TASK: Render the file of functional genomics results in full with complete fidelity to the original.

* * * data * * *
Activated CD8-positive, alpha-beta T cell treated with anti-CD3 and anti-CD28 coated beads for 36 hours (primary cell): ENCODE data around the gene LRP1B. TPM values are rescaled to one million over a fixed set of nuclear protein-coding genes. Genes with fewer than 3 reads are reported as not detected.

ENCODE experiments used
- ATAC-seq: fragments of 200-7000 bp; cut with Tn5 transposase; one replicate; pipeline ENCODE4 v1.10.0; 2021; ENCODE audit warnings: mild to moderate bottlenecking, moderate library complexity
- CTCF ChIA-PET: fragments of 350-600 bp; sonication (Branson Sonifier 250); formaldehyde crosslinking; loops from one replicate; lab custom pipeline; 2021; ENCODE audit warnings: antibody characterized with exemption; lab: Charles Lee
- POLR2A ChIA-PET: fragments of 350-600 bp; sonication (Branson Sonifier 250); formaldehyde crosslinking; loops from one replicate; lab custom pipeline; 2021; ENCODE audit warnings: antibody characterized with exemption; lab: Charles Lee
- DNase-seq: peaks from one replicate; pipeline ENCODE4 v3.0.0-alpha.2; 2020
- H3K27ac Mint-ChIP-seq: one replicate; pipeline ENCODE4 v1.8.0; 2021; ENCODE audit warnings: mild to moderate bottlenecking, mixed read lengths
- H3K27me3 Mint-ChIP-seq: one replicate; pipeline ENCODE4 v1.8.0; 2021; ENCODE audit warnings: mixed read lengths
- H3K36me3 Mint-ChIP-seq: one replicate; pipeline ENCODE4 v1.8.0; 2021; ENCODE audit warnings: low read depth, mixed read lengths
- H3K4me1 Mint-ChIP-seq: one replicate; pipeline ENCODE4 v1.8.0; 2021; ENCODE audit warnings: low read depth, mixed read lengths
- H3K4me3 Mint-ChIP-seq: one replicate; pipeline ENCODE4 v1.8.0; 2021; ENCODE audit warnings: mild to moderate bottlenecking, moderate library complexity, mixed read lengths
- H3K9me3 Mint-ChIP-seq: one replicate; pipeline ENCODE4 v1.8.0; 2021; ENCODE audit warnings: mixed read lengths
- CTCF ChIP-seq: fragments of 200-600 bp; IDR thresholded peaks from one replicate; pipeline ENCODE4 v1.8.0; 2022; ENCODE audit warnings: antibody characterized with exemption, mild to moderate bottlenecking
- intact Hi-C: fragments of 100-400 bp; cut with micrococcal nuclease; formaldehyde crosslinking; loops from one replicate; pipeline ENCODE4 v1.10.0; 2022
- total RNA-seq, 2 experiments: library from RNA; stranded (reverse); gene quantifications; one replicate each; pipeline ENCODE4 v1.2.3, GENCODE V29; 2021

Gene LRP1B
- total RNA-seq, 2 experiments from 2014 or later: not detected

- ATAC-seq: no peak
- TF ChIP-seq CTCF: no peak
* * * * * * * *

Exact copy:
Activated CD8-positive, alpha-beta T cell treated with anti-CD3 and anti-CD28 coated beads for 36 hours (primary cell): ENCODE data around the gene LRP1B. TPM values are rescaled to one million over a fixed set of nuclear protein-coding genes. Genes with fewer than 3 reads are reported as not detected.

ENCODE experiments used
- ATAC-seq: fragments of 200-7000 bp; cut with Tn5 transposase; one replicate; pipeline ENCODE4 v1.10.0; 2021; ENCODE audit warnings: mild to moderate bottlenecking, moderate library complexity
- CTCF ChIA-PET: fragments of 350-600 bp; sonication (Branson Sonifier 250); formaldehyde crosslinking; loops from one replicate; lab custom pipeline; 2021; ENCODE audit warnings: antibody characterized with exemption; lab: Charles Lee
- POLR2A ChIA-PET: fragments of 350-600 bp; sonication (Branson Sonifier 250); formaldehyde crosslinking; loops from one replicate; lab custom pipeline; 2021; ENCODE audit warnings: antibody characterized with exemption; lab: Charles Lee
- DNase-seq: peaks from one replicate; pipeline ENCODE4 v3.0.0-alpha.2; 2020
- H3K27ac Mint-ChIP-seq: one replicate; pipeline ENCODE4 v1.8.0; 2021; ENCODE audit warnings: mild to moderate bottlenecking, mixed read lengths
- H3K27me3 Mint-ChIP-seq: one replicate; pipeline ENCODE4 v1.8.0; 2021; ENCODE audit warnings: mixed read lengths
- H3K36me3 Mint-ChIP-seq: one replicate; pipeline ENCODE4 v1.8.0; 2021; ENCODE audit warnings: low read depth, mixed read lengths
- H3K4me1 Mint-ChIP-seq: one replicate; pipeline ENCODE4 v1.8.0; 2021; ENCODE audit warnings: low read depth, mixed read lengths
- H3K4me3 Mint-ChIP-seq: one replicate; pipeline ENCODE4 v1.8.0; 2021; ENCODE audit warnings: mild to moderate bottlenecking, moderate library complexity, mixed read lengths
- H3K9me3 Mint-ChIP-seq: one replicate; pipeline ENCODE4 v1.8.0; 2021; ENCODE audit warnings: mixed read lengths
- CTCF ChIP-seq: fragments of 200-600 bp; IDR thresholded peaks from one replicate; pipeline ENCODE4 v1.8.0; 2022; ENCODE audit warnings: antibody characterized with exemption, mild to moderate bottlenecking
- intact Hi-C: fragments of 100-400 bp; cut with micrococcal nuclease; formaldehyde crosslinking; loops from one replicate; pipeline ENCODE4 v1.10.0; 2022
- total RNA-seq, 2 experiments: library from RNA; stranded (reverse); gene quantifications; one replicate each; pipeline ENCODE4 v1.2.3, GENCODE V29; 2021

Gene LRP1B
- total RNA-seq, 2 experiments from 2014 or later: not detected

- ATAC-seq: no peak
- TF ChIP-seq CTCF: no peak